Real-time Enterprise Exploitability Trending

Penetration tests are typically a point-in-time exercise to determine if a remote adversary or malicious insider can compromise systems that contain sensitive data. Most organizations do not conduct penetration tests on a daily basis. Instead they schedule them annually, quarterly, or in some cases monthly. Penetration tests procured on a consulting engagement are often limited to key systems and assets rather than the entire network of systems. This diminishes the value of the penetration test as the results quickly become outdated and may not be relevant to new systems or recent network changes. However, by correlating the availability of exploits with a continuous monitoring program to identify vulnerabilities, an organization can have a better idea of how “exploitable” they are on a real-time basis.

Consider the following graph generated by six months of Nessus vulnerability scanning and continuous network monitoring with the Tenable Passive Vulnerability Scanner:

1-trend-chart

This graph, produced by a Tenable SecurityCenter dashboard, shows the number of exploitable client-side and exploitable server vulnerabilities that were present over time.

For the servers on this network, it is much more likely that a penetration test during the month of July would have found exploitable vulnerabilities. Any other month, a penetration testing team would have had to be more creative in how they performed the attack, perhaps using social engineering, a zero-day exploit, or trying to find a web application flaw in custom software. Clients of this network have been consistently exploitable for the entire period of monitoring.

Taken by itself, a simple graph like this inspires a series of questions:

  • Were the clients and the servers on the same network? If so, this could represent a direct threat to key servers.
  • Were any of the clients used by server administrators? If so, an administrator’s computer could have been compromised and then had keystroke loggers installed, or used to compromise a server via other types of techniques that abuse trust relationships.
  • Is there a monthly patching or scanning program for the servers? If daily monitoring and patching were performed, it is unlikely there would be such a flat step function graph for the vulnerable servers. The flat graph indicates that the servers are patched monthly, which may be in violation of a patch management policy that could mandate a more aggressive patching schedule.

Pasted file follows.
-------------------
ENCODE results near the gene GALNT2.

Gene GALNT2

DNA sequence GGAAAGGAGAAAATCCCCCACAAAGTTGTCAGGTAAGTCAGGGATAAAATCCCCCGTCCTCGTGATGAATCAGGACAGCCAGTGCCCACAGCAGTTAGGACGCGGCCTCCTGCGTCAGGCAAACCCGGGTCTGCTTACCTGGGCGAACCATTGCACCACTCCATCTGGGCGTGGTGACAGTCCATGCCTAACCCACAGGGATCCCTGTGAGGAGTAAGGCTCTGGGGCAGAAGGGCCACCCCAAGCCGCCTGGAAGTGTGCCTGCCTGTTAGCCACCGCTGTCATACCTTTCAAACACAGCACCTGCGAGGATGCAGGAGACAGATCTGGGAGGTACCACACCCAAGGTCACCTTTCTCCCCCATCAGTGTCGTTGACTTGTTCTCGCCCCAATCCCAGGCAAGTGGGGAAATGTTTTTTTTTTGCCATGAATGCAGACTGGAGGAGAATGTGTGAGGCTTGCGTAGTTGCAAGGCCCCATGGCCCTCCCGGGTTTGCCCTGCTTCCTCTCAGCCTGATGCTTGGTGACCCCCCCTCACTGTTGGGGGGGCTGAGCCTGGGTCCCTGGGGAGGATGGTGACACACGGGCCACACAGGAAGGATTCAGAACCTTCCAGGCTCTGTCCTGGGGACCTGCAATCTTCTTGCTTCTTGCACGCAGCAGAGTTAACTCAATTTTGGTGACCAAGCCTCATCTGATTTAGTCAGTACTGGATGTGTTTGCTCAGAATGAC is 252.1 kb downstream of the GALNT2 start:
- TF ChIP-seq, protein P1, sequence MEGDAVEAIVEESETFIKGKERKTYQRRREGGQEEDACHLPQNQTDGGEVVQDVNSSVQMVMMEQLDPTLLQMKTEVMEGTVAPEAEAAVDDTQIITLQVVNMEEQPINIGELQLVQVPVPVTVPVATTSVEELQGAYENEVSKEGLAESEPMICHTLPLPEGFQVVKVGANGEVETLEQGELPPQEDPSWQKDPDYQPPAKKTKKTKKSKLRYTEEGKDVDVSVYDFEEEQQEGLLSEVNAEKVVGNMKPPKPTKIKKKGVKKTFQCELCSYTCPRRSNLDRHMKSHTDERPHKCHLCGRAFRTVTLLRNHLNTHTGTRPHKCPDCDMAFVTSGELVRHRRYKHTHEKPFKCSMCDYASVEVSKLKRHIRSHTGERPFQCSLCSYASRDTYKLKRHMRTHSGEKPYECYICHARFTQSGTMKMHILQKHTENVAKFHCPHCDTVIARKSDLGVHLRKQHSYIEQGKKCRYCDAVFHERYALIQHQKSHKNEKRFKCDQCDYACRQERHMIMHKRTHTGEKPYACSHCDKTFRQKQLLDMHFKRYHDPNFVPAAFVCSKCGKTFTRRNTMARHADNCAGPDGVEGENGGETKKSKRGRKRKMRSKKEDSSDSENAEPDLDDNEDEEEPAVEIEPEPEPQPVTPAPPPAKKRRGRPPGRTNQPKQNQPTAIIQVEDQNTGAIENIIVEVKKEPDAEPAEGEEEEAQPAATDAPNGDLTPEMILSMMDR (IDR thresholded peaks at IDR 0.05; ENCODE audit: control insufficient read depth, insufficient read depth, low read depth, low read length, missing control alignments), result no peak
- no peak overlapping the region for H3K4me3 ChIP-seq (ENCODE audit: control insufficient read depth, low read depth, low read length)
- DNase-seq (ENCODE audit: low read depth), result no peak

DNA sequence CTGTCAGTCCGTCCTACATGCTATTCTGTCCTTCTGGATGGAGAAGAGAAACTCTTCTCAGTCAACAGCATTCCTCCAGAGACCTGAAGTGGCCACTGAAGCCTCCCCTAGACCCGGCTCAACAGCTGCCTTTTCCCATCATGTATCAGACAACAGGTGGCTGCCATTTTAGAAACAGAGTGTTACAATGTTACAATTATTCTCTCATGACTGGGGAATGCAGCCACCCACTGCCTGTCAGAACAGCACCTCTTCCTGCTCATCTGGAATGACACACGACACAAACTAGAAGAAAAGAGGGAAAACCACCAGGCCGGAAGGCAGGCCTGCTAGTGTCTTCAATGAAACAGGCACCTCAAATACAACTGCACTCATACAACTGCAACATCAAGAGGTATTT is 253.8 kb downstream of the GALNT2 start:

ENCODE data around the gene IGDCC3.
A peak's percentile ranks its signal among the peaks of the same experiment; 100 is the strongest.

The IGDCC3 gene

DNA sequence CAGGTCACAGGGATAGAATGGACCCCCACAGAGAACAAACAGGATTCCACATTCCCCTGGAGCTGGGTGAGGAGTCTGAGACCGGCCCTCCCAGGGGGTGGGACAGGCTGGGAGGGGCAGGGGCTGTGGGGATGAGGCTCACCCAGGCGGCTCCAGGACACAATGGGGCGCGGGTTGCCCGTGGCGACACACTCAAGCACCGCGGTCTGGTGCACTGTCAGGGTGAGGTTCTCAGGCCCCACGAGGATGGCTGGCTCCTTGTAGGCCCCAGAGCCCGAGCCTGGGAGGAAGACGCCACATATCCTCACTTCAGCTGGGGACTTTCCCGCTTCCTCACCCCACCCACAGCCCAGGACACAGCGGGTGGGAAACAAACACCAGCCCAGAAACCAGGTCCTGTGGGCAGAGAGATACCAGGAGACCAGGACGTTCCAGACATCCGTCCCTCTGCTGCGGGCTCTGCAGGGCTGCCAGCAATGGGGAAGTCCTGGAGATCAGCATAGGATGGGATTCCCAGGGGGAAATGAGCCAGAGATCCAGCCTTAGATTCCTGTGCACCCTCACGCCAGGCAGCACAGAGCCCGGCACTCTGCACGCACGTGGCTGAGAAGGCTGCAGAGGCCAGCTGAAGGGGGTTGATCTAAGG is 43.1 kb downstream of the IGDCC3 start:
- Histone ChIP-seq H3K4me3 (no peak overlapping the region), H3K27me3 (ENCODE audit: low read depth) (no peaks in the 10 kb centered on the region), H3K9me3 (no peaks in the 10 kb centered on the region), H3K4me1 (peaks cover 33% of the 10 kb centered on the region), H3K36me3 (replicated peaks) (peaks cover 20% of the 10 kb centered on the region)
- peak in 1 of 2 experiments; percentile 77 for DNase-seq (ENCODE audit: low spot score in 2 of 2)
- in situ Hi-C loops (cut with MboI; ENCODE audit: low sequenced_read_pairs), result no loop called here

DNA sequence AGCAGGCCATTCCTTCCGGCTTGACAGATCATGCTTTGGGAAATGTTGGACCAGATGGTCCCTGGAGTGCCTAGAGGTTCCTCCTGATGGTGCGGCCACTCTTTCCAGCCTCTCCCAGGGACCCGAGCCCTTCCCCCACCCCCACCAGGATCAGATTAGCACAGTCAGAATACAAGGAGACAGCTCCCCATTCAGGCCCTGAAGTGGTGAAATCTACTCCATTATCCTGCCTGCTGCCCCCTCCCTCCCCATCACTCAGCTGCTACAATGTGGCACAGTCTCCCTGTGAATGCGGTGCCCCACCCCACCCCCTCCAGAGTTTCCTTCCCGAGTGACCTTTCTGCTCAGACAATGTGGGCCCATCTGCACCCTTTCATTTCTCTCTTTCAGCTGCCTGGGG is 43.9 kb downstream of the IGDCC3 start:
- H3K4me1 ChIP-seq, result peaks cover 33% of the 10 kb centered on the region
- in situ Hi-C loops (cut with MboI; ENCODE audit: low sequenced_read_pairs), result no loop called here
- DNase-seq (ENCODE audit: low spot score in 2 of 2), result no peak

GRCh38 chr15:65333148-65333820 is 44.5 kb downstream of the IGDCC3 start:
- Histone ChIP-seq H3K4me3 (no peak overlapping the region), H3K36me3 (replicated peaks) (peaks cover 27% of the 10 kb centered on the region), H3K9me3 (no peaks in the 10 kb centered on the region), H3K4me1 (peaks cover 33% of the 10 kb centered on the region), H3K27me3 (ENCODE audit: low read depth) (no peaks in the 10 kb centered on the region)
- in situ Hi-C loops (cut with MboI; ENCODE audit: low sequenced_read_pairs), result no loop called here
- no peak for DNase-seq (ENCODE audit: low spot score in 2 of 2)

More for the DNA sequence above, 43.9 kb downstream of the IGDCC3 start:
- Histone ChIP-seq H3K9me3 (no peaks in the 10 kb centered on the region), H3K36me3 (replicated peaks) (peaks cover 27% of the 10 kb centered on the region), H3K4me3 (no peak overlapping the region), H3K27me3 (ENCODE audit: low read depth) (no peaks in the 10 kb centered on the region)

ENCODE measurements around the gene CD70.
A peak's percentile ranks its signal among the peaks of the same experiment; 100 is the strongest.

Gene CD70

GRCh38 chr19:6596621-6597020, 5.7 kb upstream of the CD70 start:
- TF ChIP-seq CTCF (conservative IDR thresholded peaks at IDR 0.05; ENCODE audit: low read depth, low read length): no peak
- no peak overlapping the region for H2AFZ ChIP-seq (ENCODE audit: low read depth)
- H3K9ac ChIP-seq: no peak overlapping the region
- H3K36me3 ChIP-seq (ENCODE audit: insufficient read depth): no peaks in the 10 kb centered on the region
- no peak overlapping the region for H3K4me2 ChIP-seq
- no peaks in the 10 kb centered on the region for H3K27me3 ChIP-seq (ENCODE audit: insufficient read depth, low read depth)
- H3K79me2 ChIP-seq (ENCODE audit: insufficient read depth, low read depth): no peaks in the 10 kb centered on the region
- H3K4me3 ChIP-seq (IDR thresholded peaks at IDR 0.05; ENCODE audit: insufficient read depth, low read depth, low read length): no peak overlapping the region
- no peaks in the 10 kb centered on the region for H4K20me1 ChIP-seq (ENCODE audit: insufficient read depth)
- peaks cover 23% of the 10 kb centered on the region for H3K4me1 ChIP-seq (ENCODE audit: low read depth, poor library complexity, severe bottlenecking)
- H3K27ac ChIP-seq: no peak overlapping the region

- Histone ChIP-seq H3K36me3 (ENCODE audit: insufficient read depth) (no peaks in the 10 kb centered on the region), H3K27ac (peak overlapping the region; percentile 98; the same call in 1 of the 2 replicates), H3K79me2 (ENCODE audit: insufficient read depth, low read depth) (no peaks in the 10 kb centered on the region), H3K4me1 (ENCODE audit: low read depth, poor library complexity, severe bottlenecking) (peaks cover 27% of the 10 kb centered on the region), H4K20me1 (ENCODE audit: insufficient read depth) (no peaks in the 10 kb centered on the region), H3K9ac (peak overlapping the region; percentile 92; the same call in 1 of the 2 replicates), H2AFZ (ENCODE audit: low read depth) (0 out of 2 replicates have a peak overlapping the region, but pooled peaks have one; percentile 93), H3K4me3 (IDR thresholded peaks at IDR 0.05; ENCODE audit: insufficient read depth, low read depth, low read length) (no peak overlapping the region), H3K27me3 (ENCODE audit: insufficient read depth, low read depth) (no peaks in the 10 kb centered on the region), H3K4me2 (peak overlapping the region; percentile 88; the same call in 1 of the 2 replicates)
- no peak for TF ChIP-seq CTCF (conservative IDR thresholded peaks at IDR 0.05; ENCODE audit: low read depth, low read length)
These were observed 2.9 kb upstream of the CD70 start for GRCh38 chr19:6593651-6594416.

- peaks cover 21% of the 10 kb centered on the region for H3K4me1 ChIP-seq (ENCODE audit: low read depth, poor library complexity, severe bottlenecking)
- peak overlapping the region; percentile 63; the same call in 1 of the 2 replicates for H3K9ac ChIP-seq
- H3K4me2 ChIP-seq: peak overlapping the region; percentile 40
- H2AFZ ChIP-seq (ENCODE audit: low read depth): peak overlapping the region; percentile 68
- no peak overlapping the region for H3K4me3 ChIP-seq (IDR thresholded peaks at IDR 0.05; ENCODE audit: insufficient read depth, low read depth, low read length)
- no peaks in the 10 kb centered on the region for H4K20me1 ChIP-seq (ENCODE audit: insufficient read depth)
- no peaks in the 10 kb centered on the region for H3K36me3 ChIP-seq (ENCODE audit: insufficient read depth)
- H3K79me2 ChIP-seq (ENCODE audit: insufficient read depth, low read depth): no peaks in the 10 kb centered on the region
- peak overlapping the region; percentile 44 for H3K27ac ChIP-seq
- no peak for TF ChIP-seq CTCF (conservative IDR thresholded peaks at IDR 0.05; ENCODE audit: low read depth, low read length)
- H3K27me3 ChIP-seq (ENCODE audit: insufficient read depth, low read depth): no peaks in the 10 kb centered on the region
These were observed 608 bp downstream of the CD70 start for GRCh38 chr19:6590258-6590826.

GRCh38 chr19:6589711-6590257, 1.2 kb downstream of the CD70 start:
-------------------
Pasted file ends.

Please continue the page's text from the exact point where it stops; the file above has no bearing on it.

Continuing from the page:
• Last, this is a single graph. If we were to try to monitor 5,000 desktops and 500 servers spread across different DMZs, networks, and data centers with a single graph, it would not have as much impact as if it were by business unit or function (or what Tenable refers to as “assets” in SecurityCenter).

To illustrate this, I’ve taken the same data from the initial six month trend and graphed it over six different assets – two Internet facing DMZs and four internals LANs. Following are the results: 

2-six-way-trend

The two DMZs are in the left column. They had very few exploitable vulnerabilities compared to the number on the LANs. However, any type of exploitable vulnerability on a DMZ is of some concern if anyone on the Internet can potentially exploit one of your services. DMZ #2 also had an exploitable client in the month of June. If this were targeted with a social engineering attack, it’s possible the client could have been exploited, further compromising the server.

On the inside of the network, the LANs have the bulk of the “server” vulnerabilities. Laptops and workstations often run services, such as, RDP, VNC, and SMB file sharing. These can be exploited remotely even though the workstation isn’t necessarily a dedicated server like an email, DNS, or web server.

Trending the availability of exploitable vulnerabilities for key assets on your network over time helps you understand how much risk they may have been exposed to currently or in the past. This should factor into how your organization manages risks and what type of precautions you use to mitigate it.

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